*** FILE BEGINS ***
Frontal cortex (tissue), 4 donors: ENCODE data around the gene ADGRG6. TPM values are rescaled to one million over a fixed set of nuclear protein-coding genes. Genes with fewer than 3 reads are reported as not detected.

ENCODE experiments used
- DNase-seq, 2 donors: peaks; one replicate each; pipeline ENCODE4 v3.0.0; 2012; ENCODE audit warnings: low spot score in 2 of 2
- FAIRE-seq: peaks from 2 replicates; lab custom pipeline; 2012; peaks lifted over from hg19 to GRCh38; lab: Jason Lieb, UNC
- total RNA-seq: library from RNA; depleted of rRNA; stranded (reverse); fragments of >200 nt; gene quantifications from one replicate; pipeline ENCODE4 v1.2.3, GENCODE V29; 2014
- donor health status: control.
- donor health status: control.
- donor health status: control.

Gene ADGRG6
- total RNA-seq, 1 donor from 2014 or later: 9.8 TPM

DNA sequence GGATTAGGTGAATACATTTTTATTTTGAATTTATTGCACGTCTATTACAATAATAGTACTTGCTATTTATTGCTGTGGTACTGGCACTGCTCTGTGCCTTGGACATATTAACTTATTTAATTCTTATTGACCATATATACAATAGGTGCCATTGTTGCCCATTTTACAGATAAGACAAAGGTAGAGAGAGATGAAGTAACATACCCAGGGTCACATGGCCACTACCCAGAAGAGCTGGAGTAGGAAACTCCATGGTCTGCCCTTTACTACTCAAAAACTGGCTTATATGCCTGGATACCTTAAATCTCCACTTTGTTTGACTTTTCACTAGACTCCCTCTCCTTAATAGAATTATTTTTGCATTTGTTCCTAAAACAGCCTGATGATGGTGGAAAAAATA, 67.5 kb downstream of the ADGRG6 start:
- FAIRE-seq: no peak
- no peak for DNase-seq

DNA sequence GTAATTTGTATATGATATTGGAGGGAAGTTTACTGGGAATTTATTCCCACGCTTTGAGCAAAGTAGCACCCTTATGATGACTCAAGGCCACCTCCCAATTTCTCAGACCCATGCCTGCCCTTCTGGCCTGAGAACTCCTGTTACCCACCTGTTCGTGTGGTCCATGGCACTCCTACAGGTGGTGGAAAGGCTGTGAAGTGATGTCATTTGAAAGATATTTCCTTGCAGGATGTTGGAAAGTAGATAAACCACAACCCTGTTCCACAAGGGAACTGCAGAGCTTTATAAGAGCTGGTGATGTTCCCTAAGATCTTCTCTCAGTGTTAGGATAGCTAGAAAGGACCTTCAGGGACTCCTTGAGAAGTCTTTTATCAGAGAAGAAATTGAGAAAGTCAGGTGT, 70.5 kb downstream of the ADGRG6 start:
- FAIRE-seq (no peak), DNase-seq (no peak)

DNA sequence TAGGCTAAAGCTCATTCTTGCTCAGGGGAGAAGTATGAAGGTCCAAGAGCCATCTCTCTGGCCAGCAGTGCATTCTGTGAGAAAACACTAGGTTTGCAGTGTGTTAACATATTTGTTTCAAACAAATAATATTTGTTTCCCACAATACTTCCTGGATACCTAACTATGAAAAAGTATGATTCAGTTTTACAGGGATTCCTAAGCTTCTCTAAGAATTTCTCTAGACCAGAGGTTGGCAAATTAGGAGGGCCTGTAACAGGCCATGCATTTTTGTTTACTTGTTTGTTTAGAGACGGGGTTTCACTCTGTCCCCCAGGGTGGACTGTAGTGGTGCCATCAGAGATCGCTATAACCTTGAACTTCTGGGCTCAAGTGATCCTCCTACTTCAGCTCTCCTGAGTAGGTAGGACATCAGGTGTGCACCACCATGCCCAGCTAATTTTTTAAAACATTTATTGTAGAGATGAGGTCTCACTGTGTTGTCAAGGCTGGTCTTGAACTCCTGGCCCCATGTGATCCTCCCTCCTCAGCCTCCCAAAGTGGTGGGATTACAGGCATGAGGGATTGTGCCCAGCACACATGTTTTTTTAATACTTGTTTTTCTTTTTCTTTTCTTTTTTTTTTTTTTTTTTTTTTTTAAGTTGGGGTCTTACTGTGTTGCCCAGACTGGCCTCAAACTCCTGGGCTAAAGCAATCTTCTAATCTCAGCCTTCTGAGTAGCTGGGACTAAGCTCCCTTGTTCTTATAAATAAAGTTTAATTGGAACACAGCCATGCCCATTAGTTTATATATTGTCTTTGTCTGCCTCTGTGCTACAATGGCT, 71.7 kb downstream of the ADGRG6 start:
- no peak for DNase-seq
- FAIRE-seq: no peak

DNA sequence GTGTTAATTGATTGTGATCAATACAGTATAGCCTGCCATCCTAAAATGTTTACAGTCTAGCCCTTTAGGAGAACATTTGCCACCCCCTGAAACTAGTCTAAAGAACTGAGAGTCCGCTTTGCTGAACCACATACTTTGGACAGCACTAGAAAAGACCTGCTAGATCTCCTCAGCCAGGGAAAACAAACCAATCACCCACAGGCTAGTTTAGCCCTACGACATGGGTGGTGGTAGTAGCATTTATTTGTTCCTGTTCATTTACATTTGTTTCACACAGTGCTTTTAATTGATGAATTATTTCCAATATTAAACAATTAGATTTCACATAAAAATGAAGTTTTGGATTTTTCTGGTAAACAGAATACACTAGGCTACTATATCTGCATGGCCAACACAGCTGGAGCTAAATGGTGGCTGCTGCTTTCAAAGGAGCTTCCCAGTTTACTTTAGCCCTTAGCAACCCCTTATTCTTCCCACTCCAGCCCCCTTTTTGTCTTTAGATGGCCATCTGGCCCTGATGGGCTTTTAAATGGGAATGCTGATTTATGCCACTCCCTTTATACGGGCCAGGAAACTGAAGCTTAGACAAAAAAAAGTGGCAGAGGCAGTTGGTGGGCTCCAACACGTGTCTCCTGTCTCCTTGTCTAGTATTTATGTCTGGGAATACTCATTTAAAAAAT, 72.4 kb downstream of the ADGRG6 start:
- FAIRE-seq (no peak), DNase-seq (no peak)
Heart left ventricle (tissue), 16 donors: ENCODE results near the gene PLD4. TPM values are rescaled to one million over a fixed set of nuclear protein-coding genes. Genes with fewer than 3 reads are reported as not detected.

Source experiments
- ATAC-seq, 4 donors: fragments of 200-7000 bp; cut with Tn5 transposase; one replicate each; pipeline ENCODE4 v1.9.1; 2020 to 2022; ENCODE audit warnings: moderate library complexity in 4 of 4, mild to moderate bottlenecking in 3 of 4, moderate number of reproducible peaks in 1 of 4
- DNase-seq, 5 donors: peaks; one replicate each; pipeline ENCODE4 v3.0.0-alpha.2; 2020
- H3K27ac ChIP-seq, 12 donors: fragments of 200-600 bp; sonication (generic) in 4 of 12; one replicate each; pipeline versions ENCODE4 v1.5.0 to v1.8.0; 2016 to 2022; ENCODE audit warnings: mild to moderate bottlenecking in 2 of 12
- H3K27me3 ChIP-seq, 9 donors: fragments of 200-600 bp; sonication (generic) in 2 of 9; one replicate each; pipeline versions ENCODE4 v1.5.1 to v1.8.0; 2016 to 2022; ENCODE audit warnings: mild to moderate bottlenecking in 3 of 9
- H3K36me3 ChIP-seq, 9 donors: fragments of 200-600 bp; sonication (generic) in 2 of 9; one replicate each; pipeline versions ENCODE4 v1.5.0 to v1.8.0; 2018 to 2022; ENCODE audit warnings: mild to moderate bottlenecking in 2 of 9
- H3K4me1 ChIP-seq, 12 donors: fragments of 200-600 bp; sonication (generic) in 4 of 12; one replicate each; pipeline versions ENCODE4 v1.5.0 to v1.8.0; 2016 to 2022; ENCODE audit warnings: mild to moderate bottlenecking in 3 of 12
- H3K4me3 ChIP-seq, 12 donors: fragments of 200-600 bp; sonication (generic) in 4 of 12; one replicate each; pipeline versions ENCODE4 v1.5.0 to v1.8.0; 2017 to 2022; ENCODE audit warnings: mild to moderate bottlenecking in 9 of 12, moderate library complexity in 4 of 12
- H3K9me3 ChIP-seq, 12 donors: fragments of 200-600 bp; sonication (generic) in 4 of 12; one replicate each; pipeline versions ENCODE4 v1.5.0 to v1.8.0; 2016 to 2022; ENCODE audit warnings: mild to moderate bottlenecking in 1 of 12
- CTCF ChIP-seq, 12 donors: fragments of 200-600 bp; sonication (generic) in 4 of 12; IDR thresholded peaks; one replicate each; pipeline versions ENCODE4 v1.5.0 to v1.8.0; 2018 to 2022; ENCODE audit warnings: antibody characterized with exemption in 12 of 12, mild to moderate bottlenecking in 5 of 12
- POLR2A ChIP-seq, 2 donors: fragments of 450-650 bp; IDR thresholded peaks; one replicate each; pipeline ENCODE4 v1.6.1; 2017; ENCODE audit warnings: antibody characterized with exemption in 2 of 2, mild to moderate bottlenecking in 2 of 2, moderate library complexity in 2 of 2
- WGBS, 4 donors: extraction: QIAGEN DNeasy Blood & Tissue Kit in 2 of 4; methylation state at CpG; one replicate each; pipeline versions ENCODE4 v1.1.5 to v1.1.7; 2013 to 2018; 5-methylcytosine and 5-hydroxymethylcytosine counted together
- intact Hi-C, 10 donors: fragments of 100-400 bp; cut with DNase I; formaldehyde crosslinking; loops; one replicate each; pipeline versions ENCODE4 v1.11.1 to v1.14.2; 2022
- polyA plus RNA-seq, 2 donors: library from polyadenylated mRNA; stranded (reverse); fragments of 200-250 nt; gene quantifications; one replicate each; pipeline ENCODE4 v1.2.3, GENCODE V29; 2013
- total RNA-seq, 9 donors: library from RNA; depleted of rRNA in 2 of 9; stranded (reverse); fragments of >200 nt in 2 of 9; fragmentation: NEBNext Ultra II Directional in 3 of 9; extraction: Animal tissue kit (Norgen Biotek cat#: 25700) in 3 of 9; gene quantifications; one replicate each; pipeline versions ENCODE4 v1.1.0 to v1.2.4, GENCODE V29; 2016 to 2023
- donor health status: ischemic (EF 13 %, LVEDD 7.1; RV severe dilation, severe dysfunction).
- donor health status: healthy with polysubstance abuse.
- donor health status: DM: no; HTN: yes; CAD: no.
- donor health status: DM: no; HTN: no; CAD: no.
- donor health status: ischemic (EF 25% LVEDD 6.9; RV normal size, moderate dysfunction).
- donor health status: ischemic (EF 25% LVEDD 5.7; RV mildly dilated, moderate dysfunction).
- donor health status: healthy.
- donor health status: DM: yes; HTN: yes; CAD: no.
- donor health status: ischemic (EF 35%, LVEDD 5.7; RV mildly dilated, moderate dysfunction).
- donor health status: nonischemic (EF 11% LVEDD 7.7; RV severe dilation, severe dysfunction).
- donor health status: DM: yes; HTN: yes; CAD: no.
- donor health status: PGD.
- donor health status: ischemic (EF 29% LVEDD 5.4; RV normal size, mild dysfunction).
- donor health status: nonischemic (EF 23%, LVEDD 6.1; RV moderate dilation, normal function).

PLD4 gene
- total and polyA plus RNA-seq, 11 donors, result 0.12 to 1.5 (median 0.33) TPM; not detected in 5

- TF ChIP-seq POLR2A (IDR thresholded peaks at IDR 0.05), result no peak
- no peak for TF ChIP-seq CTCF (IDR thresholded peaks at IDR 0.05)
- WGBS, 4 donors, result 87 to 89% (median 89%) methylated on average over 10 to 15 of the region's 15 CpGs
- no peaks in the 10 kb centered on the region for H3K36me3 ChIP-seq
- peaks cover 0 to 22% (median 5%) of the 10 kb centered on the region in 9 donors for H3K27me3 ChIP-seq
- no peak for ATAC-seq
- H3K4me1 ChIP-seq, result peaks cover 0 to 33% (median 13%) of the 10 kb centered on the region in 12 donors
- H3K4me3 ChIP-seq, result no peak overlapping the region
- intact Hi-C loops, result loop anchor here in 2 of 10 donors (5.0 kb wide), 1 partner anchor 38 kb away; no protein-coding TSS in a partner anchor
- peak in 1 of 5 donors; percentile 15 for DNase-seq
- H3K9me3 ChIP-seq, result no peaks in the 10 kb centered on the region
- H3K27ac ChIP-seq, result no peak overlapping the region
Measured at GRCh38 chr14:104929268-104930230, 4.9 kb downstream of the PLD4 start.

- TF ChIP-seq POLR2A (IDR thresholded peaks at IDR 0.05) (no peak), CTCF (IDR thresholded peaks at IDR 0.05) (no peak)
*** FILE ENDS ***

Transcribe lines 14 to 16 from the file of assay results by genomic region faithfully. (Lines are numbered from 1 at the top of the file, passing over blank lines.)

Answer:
DNA sequence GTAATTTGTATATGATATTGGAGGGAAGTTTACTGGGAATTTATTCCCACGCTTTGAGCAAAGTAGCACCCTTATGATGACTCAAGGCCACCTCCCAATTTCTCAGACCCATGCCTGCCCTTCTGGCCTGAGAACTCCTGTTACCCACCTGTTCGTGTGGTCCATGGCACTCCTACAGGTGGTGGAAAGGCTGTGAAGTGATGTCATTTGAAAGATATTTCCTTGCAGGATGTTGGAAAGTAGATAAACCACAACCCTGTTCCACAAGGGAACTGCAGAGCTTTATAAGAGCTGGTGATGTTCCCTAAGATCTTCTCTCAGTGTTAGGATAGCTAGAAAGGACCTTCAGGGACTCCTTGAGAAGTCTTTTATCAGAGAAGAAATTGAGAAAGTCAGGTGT, 70.5 kb downstream of the ADGRG6 start:
- FAIRE-seq (no peak), DNase-seq (no peak)

DNA sequence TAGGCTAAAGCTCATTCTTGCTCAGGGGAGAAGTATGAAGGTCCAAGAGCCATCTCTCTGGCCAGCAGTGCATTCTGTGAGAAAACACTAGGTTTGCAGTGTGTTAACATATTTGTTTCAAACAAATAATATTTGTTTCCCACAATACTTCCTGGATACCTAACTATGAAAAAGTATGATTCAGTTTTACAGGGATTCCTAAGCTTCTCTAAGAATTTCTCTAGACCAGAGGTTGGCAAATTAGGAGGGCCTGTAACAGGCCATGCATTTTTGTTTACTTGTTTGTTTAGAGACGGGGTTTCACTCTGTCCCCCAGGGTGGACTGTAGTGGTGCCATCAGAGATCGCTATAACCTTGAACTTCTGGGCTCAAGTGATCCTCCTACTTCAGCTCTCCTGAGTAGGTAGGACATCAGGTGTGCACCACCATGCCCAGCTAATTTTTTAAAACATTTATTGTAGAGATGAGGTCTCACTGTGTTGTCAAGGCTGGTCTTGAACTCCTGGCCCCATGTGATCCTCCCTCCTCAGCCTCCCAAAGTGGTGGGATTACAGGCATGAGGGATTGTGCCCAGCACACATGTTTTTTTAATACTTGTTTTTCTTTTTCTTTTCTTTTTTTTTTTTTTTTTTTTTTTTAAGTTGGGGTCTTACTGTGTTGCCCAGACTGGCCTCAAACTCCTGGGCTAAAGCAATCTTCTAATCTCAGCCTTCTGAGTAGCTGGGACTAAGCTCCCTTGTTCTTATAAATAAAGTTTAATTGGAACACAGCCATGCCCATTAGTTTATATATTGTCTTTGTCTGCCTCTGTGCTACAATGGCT, 71.7 kb downstream of the ADGRG6 start: